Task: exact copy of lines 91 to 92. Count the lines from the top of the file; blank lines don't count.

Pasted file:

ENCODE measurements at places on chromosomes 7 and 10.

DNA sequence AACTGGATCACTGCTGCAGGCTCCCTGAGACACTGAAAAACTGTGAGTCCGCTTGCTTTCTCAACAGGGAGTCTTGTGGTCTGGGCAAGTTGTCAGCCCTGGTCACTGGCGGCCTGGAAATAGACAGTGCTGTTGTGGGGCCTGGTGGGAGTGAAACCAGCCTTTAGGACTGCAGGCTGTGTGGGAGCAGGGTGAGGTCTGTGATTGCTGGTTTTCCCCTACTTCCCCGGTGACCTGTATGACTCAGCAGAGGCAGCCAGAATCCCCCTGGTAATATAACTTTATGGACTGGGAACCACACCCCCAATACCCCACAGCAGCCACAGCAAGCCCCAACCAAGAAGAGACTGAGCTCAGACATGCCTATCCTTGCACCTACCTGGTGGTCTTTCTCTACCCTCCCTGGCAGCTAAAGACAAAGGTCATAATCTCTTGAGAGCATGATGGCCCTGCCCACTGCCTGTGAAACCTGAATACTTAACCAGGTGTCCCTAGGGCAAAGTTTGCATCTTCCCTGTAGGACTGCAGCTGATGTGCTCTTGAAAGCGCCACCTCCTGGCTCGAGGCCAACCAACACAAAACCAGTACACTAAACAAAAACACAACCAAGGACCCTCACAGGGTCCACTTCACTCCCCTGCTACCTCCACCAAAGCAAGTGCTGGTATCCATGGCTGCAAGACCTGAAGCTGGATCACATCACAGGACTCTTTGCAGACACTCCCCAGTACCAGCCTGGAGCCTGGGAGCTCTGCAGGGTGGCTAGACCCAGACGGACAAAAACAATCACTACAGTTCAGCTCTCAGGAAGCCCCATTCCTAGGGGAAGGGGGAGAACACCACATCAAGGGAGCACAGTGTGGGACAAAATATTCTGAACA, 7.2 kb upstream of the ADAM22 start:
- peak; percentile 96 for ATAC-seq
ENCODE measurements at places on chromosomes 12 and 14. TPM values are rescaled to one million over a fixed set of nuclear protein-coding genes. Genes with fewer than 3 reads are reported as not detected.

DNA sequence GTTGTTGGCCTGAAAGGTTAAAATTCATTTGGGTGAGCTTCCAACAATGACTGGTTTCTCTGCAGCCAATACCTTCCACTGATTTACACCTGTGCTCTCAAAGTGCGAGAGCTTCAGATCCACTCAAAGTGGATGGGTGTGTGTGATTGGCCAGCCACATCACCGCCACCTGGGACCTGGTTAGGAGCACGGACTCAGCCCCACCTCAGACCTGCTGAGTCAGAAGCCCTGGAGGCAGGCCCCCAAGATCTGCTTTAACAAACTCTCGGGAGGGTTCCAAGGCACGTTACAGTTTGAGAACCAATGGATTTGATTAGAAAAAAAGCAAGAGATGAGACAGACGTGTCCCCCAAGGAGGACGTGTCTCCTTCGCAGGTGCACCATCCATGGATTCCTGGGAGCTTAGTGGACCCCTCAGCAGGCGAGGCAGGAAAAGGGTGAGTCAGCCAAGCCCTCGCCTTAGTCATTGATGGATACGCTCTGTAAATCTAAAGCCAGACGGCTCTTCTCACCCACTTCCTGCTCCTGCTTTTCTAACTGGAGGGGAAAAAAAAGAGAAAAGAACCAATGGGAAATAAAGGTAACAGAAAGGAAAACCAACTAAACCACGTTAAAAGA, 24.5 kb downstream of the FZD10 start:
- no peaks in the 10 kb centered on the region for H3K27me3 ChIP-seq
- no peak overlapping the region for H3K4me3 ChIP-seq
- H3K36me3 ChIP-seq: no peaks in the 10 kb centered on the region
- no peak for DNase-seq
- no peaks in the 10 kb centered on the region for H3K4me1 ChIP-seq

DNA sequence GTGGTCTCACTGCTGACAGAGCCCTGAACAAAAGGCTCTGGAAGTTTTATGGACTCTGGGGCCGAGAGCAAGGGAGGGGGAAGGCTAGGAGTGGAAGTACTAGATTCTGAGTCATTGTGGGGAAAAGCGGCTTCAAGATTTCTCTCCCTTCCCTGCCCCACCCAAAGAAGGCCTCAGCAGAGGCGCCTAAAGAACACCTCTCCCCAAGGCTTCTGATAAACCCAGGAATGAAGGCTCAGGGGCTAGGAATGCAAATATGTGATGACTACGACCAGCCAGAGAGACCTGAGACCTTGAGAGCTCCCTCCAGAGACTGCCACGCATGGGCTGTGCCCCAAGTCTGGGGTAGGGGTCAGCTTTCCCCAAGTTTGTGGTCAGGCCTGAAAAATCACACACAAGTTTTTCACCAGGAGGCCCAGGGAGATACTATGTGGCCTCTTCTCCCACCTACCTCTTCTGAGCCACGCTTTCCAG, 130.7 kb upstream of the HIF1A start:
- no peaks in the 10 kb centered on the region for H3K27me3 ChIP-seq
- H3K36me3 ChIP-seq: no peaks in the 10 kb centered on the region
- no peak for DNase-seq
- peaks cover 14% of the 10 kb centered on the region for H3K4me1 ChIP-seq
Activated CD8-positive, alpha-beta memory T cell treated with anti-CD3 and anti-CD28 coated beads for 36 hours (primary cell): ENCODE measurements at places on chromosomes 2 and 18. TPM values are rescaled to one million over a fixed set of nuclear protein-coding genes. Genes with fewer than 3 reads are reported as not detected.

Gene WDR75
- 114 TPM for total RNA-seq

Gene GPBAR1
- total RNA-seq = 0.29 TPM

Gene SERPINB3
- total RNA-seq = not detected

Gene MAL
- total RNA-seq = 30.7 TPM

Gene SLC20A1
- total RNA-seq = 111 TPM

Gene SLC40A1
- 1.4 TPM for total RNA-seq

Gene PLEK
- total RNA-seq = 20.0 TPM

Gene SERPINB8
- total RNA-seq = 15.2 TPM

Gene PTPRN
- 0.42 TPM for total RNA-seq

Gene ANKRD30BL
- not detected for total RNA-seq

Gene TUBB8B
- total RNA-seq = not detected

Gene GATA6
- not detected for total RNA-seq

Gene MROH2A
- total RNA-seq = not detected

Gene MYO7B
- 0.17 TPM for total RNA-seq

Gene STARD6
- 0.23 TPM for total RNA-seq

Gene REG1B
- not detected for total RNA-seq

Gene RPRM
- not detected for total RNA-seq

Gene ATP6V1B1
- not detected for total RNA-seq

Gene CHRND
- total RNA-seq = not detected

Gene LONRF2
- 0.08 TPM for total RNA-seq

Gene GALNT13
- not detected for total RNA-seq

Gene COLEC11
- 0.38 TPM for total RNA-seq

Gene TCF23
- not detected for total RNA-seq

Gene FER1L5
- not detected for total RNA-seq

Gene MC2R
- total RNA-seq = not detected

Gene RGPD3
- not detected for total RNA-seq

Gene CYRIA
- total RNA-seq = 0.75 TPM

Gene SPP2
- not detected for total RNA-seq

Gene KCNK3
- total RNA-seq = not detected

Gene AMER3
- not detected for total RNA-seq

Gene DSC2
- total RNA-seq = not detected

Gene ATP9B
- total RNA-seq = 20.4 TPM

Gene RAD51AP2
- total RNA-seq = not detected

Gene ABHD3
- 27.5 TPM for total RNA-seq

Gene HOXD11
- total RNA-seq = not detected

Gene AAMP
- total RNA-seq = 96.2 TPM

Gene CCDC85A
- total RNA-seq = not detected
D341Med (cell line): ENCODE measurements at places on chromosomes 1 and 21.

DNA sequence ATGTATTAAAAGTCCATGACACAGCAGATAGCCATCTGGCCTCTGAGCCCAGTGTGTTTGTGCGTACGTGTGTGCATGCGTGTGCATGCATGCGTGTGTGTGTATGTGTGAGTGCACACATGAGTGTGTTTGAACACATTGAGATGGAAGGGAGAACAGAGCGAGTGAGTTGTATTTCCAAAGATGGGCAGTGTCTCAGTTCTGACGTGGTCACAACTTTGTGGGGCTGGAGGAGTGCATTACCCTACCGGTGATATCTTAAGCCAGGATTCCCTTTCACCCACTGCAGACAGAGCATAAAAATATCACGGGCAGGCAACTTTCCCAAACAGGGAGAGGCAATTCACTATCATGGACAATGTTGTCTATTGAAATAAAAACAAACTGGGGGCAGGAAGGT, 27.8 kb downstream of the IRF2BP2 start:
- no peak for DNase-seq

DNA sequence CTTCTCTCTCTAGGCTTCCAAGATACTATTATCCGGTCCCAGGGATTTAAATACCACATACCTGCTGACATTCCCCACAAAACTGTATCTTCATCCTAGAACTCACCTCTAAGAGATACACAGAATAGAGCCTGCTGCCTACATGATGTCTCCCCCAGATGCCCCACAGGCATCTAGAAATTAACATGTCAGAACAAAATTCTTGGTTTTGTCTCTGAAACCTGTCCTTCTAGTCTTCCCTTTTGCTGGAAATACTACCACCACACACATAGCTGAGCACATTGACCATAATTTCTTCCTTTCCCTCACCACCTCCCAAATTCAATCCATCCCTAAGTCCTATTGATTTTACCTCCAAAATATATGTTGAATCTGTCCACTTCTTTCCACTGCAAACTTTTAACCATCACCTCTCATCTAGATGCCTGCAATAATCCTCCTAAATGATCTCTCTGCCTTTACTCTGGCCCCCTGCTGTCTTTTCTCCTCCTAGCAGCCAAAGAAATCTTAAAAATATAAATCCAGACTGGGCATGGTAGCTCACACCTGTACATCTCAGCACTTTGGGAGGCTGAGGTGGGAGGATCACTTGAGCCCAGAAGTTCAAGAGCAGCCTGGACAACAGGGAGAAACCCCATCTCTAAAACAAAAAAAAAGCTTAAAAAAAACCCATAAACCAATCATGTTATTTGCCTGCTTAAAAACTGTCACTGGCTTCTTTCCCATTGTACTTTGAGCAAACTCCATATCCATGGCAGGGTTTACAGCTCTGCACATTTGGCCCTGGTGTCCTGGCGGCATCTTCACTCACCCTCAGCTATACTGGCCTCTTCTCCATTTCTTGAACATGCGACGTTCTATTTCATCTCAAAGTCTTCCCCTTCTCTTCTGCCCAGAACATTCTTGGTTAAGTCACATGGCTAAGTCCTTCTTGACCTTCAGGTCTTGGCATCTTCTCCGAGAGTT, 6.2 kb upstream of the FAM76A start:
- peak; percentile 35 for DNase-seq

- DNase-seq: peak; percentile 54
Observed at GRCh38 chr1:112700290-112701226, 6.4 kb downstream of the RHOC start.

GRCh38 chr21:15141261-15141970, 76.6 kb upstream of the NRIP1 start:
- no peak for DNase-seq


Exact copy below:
D341Med (cell line): ENCODE measurements at places on chromosomes 1 and 21.

DNA sequence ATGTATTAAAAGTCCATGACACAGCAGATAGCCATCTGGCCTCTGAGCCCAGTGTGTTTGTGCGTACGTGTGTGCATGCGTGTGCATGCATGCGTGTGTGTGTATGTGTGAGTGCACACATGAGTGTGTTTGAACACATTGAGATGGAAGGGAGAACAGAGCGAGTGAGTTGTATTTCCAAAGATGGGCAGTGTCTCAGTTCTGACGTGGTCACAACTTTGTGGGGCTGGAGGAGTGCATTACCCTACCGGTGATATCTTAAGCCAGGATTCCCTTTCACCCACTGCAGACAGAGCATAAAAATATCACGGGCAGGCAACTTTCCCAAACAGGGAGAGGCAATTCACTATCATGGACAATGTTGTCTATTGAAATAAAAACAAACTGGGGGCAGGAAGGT, 27.8 kb downstream of the IRF2BP2 start: